08 May 2013

#64 Adaptations of the leaf, stem and root to different environments

Plants which live in extreme environments have adaptations to control their transpiration rate. Most modifications are adaptations to very dry (arid) environments. 

Water plants have no problems of water shortage.  They do not need adaptations to conserve water as desert plants.  

Plants modified to cope with a lack of water are called xerophytes. Living in deserts where water is scarce and evaporation is rapid, or in windy habitats where evaporation can also be rapid, they have to cut down water loss. 

    1. Marram grass (Ammophila)

  • Very long roots to search for water deep down in sand dunes.
  • Leaves that roll up in dry weather to increase humidity around stomata, reducing transpiration. 
  • Sunken stomata to create high humidity and reduce transpiration.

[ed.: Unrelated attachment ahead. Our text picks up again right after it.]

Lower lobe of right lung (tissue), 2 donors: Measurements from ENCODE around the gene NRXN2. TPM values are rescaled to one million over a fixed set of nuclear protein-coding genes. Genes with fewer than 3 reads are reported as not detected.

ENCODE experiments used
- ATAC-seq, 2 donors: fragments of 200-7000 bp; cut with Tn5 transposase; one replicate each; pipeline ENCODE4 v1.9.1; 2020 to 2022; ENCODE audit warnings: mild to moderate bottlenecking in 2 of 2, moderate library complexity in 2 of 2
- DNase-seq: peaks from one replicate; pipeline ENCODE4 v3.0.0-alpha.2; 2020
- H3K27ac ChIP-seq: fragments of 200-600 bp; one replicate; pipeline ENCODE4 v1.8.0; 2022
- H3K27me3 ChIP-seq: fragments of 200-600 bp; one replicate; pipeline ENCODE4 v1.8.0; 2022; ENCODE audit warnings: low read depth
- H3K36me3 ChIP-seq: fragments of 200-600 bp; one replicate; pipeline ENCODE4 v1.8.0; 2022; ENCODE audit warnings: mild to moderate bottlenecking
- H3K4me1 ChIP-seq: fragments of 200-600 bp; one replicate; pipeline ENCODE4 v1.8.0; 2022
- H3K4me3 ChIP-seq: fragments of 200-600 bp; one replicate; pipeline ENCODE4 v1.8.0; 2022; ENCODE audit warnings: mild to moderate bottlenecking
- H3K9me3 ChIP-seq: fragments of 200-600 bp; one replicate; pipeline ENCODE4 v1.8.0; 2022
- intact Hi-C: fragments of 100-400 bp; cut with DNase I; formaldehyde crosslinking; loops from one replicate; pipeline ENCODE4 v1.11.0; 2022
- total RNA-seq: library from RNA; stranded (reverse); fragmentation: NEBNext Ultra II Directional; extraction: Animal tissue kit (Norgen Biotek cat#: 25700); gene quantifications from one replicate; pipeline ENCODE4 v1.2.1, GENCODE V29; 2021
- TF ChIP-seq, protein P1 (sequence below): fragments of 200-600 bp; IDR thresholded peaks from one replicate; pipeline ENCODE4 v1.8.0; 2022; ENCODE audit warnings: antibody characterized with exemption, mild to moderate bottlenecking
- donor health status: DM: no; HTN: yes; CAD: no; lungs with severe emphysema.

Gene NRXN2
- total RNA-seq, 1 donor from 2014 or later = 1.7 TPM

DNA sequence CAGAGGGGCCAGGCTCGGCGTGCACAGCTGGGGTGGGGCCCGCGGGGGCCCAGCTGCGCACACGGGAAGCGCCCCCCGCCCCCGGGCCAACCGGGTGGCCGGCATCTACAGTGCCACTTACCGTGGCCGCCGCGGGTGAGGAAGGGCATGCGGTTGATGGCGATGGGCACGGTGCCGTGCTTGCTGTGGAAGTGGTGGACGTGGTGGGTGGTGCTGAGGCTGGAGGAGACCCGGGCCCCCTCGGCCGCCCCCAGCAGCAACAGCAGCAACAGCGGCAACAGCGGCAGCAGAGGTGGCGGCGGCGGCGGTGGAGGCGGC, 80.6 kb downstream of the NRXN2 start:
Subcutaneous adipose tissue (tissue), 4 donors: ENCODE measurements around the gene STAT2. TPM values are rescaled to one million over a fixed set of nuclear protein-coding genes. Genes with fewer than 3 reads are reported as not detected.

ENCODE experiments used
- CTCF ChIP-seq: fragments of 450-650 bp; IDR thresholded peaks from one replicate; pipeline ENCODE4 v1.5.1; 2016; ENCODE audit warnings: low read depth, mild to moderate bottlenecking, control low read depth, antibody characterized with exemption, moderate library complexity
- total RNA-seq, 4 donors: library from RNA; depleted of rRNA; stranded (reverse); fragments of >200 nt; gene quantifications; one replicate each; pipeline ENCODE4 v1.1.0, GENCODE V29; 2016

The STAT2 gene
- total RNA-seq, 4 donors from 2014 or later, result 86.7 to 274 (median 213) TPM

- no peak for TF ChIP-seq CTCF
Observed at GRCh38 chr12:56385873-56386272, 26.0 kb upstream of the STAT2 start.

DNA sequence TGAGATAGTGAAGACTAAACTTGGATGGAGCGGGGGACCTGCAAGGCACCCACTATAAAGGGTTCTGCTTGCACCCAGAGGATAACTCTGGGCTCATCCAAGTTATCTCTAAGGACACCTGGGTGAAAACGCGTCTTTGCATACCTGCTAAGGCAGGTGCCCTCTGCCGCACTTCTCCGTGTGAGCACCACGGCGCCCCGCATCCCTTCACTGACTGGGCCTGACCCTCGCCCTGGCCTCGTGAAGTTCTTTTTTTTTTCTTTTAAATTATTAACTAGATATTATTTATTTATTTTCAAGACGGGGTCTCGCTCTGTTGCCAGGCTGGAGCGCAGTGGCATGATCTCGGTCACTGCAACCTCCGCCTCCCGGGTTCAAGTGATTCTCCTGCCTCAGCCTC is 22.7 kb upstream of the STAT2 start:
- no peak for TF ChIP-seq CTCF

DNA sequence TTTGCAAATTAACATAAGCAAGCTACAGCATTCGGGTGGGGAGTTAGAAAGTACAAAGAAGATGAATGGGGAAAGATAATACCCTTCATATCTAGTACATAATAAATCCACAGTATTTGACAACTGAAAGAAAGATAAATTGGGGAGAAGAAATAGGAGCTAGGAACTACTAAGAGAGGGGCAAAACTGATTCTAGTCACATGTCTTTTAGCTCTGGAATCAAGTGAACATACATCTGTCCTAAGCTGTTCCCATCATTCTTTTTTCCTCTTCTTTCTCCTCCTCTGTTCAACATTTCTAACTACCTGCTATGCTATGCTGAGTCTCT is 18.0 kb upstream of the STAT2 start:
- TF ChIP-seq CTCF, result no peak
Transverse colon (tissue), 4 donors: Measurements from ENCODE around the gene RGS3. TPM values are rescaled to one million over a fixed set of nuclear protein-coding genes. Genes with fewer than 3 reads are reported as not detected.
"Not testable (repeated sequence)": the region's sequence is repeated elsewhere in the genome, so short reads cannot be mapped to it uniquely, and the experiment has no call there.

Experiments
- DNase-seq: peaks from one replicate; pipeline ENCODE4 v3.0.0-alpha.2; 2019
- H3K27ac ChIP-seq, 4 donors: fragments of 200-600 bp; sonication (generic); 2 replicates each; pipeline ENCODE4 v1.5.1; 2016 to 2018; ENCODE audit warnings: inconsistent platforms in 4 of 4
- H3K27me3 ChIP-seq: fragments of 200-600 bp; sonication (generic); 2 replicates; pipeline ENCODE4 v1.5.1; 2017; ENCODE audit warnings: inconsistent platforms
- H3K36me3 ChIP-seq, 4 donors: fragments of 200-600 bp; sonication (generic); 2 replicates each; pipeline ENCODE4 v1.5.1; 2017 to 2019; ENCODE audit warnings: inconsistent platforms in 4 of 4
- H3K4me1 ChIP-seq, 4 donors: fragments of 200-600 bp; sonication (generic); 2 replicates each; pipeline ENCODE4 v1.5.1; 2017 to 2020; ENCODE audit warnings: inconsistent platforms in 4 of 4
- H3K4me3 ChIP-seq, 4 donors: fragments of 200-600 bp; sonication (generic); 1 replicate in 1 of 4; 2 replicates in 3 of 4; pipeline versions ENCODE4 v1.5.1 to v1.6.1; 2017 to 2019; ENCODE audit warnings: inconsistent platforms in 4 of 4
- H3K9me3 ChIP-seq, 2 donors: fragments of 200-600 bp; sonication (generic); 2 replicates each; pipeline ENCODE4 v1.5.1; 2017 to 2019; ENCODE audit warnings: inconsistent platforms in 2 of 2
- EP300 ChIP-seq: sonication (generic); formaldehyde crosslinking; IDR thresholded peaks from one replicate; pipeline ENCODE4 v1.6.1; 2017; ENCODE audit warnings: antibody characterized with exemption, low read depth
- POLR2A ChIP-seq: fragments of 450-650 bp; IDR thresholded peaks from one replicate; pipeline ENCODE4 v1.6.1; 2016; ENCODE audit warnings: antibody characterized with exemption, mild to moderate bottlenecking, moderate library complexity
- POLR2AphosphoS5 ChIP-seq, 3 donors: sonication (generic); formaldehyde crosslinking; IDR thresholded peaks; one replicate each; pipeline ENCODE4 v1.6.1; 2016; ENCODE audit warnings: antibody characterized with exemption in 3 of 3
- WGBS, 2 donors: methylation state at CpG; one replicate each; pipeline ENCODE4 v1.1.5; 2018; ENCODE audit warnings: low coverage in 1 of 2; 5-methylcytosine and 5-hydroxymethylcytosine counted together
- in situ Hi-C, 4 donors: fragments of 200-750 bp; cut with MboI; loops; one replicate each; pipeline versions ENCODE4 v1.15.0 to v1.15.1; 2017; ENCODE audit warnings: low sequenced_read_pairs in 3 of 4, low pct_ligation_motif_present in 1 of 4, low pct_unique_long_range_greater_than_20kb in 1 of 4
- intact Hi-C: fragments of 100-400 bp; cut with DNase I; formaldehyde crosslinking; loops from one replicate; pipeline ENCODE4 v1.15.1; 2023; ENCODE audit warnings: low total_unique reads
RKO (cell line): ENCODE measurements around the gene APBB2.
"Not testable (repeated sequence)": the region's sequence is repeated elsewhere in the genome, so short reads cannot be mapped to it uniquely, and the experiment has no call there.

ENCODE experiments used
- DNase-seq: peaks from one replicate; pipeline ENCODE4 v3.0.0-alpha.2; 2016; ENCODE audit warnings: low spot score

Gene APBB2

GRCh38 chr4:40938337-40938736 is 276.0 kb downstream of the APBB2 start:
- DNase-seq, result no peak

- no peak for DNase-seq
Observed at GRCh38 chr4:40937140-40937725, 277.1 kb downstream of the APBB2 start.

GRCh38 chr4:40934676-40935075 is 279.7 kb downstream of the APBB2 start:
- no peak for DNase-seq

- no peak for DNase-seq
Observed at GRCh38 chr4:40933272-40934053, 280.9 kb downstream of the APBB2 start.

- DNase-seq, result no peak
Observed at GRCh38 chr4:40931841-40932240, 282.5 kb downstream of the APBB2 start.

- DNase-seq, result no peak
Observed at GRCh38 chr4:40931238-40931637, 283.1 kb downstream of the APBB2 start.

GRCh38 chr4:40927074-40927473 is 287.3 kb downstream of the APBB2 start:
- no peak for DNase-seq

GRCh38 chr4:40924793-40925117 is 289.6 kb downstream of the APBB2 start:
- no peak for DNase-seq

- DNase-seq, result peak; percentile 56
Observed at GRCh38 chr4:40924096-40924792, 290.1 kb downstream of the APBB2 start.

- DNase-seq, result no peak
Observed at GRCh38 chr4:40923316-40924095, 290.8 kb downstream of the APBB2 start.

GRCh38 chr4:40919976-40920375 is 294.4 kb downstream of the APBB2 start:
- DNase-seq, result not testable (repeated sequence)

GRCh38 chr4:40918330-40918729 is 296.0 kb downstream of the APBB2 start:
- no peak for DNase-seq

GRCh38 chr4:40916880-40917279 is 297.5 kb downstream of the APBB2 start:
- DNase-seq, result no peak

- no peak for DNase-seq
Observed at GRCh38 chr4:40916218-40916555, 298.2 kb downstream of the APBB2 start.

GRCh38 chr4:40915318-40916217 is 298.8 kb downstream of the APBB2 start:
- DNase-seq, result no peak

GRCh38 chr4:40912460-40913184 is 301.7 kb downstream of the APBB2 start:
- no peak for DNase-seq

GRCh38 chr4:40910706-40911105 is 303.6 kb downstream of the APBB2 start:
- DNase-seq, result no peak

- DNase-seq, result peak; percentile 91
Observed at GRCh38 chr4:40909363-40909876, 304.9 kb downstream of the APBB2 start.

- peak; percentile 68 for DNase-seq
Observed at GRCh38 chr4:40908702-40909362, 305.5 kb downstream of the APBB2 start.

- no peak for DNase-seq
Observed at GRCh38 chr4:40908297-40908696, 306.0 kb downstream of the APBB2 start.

• Fine hairs around stomata, reducing air movement so humidity builds up and transpiration is reduced. 

2. Prickly pear cactus (Opuntia)

  • Leaves reduced to spines – this reduces the surface area for transpiration and also acts as a defence against herbivores.
  • Reduces number of stomata.
  • Stomata cloesed during the day- when conditions for transpiration are most favourable.
  • Fleshy stem - to store water. 
3. Pine tree (Pinus)

  • Leaves needles-shaped to reduce surface area for transpiration and to resist wind damage.
  • Sunken stomata to create high humidity and reduce transpiration.
  • Thicsk waxy cuticle on the epidermis to prevent evaporation from leaf surface. 

Water plants may have stomata on the tops of their leaves

Water hyacinth (Ecichhornia csassipes)

  • Roots do not attach to to the bed of the river or pond where they grow, but just float freely in the water. 
  • The stems and leaf stalks have hollow spaces in them, filled with air à   help to float on the top of the water where they can get plenty of light for photosynthesis. 
  • Leaves and stomata are on both surfaces, not just on the underside as in most plant à allow to absorb CO2 from the air, for photosynthesis. 
  • The cuticle on the upper and lower surfaces of the leaves is much thinner than in plants that don't live in water, there is no need to prevent water loss from the leaves. 

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